Honourable senators, within this study I see value in providing an understanding of the policy and technical barriers that exist in applying nature-based climate solutions to many of these substantial issues. These barriers are highlighted by the Canadian Parks and Wilderness Society in the paper entitled Finding Common Ground, which states at page 6:

These barriers include: a lack of policies that recognize, and hold responsible, the main players responsible for ecosystem emissions; the challenges policymakers encounter in considering nature-based solutions as mitigation options; and shortcomings in GHG accounting methodologies which may not fully capture the emission reduction potential of such solutions.

Honourable senators, despite this Indigenous collective perspective, I genuinely hope to obtain a balance wherein all concerned groups receive equal consideration through this proposed study. This is why I rely on your voices and inputs to help us achieve that through this committee study. For my part, I would like to ensure that the voices of Indigenous peoples, environmental groups and industry are heard equally.

As a reference to why I am stressing this point, I would like to highlight the numbers surrounding lobbyists on the aforementioned environmental Bill C-69. It has been reported that over 80% of lobbyists in the Senate on that bill represented industry. By contrast, 13% of lobbyists represented environmental groups and only 4% represented the Indigenous perspective. Moreover, this 4% was accomplished by just one very determined community, Fox Lake Cree Nation in my home province of Manitoba.

The reason behind this discrepancy in representation is fairly straightforward. Industry simply has a greater capacity in both infrastructure and funds to mobilize their voices in efficiently getting their message out to Ottawa. They have every right to do so. However, many Indigenous communities do not have the capital required to travel here with such relative ease, but they should also have the ability to have their voices heard equally.

Honourable senators, it is with this in mind that I am hopeful that balance, neutrality and mutual respect will rule when considering this order of reference. As I have indicated, I have my concerns and opinions on this issue. I would expect each of you do as well. I would like it noted that I welcome and respect your concerns and insights, whether they echo mine or whether they are reflective of the other side of the coin. It is my hope that this balance — both in the opinion of senators as well as witnesses heard by committee on this study — will allow us to paint a fulsome picture for all Canadians on the current climate surrounding this contentious issue.

Further, my hope is for a final report that will be fully reflective of all points of view. This will allow all Canadians to see their voices in this report as well as the differing opinions that they might not be inclined to acknowledge otherwise. With a balanced final report and any recommendations that flow from it, my final hope would be for a resulting balance, equity and understanding in public policy moving forward. Furthermore, I believe that this study could also help to inform the upcoming review that is due to be taken on Bill C-69.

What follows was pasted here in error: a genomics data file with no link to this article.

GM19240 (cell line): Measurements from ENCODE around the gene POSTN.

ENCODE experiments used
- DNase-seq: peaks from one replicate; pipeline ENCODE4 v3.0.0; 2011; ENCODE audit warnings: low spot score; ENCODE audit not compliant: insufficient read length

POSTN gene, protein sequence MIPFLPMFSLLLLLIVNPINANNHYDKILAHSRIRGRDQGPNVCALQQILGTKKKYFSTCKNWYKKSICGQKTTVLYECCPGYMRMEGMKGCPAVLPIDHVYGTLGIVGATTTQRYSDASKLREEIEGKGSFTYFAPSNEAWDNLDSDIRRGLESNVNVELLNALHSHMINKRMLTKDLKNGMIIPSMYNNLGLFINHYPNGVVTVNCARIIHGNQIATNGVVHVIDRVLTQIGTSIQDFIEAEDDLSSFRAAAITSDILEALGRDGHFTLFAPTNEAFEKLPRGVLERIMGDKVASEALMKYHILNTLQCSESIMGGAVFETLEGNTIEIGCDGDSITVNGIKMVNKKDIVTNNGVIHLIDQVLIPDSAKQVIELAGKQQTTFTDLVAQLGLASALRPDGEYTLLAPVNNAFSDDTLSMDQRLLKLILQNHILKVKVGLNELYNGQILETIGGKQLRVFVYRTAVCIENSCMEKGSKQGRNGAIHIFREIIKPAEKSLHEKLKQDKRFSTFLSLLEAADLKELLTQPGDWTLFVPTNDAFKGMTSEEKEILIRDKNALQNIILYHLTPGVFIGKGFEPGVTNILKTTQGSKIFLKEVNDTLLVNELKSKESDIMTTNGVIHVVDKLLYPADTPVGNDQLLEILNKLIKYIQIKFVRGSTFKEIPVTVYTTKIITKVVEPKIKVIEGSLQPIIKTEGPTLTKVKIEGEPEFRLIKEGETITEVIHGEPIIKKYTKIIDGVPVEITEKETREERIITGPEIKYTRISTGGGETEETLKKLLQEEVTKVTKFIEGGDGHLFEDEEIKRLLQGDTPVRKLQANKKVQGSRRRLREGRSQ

Honourable senators, the final matter I would like to address is the question of why I am putting this order of reference forward now before the committee itself is reconstituted. I would like to allay any concerns on this by saying my rationale is purely in taking a pragmatic approach. As we have all experienced in our time as senators, when a committee gets rolling with government legislation, it can turn into a runaway train very quickly. One day you get referred a government bill and four months later Parliament is set to adjourn just as that same bill finally clears your committee. This often leaves in its wake the skeletons of private members’ bills and orders of reference that were left behind so that the government legislation could take priority, as it should.

Colleagues, we are in a rare situation right now where our Order Paper is relatively barren and our committees, not reconstituted yet, will be a tabula rasa when they are reconstituted. Rather than have that precious time wasted with cancelled meetings and empty agendas, I believe we should embrace the gift of time and have this order of reference ready and waiting to act on should the committee be re-formed. It is my belief that an issue of such critical importance and of such consequence to our country today is deserving of study and debate by the many minds in this chamber. As we continue to see, problems dealing with natural resources and land remain the top issue between Indigenous and non-Indigenous groups and people, resulting in confrontation and fraught relationships.

If we, who are here to be representative of our regions and the people within them, will not undertake a balanced and thorough study on this matter, then tell me who will.

It is said that if you want to go fast, go alone; if you want to go far, go together. It is with this thought that I appeal to all senators to choose to go far with sober second thought, and to go together on this issue of national importance. Thank you.